As Spring gradually came to DC, R and I got the chance to explore more of North Carolina, Virginia and West Virginia. First there was a conference in Asheville I just had to go to, and this time it was R to tag along. I wrote about this road trip, and the craft beer, at the time: Conference in Asheville? Roadtrip!
Then in April we finally made it to Great Falls Park, which is so close to DC that I don’t know why we didn’t go sooner.
We walked along the Virginia side of the Potomac. The Billy Goat trail on the Maryland side is apparently the better hike, but from where we were standing it looked rather like a long, stationary queue of people, so we were pleased with our choice.
Apart from the breath-taking scenery, there’s also a lot of interesting history in the park. It was the site of one of Washington’s pet projects – a canal to bypass the falls and make the Potomac navigable all the way to the Ohio River Valley, which began construction in 1785. The remains of a lockkeeper’s cottage and various earthworks can still be seen.
The Park is also home to an abandoned village, which was part of the reason I wanted to visit. I’d read an article on ghost towns in the US (there’s an idea for a road trip!) and discovered that were some close to home in Virginia (see http://www.onlyinyourstate.com/virginia/va-ghost-towns/ for a list). There’s not much left of this town, which declined in 1828 after the company building the canal went out of business. But the remains – foundations here, a hearthstone and chimney remnants there – as they appear in the undergrowth take you back to another time.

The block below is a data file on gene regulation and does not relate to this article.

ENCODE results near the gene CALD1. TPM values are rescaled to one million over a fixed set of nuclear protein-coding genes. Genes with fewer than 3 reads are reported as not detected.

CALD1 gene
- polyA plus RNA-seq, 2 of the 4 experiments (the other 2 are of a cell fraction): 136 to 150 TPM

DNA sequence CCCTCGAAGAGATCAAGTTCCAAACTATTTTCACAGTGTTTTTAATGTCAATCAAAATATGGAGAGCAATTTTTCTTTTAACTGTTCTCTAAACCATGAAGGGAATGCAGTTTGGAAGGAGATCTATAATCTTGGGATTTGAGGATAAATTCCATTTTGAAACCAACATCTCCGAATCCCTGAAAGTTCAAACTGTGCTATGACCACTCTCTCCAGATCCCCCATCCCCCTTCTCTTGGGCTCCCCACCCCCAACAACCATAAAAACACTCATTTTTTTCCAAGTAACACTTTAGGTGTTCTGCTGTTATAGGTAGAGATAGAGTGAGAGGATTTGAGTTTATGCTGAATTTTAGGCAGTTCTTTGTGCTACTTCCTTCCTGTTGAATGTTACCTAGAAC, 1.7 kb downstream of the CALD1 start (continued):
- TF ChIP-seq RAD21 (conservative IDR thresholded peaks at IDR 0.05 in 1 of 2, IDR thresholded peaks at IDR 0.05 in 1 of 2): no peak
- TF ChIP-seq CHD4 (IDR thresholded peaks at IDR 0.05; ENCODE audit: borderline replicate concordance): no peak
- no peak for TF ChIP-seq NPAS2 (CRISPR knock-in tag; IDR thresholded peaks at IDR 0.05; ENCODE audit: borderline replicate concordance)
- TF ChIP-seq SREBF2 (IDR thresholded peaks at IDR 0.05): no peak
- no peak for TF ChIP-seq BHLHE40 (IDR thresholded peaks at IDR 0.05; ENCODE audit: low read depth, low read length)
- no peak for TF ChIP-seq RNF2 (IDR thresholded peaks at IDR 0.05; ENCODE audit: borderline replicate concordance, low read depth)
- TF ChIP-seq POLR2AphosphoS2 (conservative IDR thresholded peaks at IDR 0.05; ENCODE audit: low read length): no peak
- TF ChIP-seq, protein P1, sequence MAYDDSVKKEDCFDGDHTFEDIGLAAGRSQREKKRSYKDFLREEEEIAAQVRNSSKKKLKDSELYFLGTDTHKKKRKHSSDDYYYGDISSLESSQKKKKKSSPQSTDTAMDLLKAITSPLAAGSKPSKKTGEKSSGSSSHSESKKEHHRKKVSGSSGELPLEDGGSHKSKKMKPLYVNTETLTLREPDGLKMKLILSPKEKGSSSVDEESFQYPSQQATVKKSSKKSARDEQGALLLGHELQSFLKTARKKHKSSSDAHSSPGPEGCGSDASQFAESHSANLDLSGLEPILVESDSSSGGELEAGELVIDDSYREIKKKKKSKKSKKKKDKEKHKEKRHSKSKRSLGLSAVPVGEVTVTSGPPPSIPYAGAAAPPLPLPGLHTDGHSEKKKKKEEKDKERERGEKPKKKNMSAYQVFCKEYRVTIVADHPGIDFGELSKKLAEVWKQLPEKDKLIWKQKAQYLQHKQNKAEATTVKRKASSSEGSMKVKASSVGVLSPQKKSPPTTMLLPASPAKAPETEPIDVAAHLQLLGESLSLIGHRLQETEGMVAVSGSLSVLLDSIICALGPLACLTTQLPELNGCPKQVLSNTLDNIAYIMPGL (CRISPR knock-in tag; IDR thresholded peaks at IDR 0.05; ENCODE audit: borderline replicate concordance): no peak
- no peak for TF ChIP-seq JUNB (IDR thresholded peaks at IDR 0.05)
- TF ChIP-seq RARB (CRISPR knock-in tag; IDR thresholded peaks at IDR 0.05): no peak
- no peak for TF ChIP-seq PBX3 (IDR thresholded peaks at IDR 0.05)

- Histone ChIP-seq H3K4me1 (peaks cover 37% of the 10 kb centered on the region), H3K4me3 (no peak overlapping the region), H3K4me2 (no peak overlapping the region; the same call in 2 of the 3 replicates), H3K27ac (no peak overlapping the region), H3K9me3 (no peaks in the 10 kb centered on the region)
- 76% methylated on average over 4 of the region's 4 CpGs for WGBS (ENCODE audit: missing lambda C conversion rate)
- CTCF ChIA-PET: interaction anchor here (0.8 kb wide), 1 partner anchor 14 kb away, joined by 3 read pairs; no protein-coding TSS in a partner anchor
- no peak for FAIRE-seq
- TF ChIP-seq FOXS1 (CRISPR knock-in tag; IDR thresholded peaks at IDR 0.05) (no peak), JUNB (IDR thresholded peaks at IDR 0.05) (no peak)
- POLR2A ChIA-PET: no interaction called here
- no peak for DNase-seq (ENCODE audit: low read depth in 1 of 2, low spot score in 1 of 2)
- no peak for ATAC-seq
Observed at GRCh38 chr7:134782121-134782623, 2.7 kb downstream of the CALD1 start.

We also made it to Harpers Ferry in West Virginia – another town that was significant in Washington’s plan to use the Potomac to improve transport and trade with the more western parts of America (it was also connected to DC by the Chesapeake and Ohio Canal in 1833). We marvelled at the awesome natural beauty of this confluence of the Potomac and the Shenandoah river, which had in turn inspired Harper, Washington and Jefferson.
This was also the place that Lewis and Clark kitted themselves out for their mission to map the United States; they bought weapons and had a collapsible iron boat constructed at the US Armory and Arsenal. And as if that wasn’t enough history for one little town, this was also the place that John Brown, the radical abolitionist, was captured and executed after his raid on the arsenal. The John Brown museum trod a careful line, posing the question, was John Brown a terrorist, but never really condemning him as such. There was also some interesting treatment of his daughter who accompanied him to Harpers Ferry and looked after him and his men as he planned his attack.
Our visits in April were made even easier as it was National Parks Week, which meant that both weekends we benefited from free entry. So if you’re planning a trip to the States this year, you might like to aim for the weekends of 15-16 and 22-23 April.
Related posts: Asheville roadtrip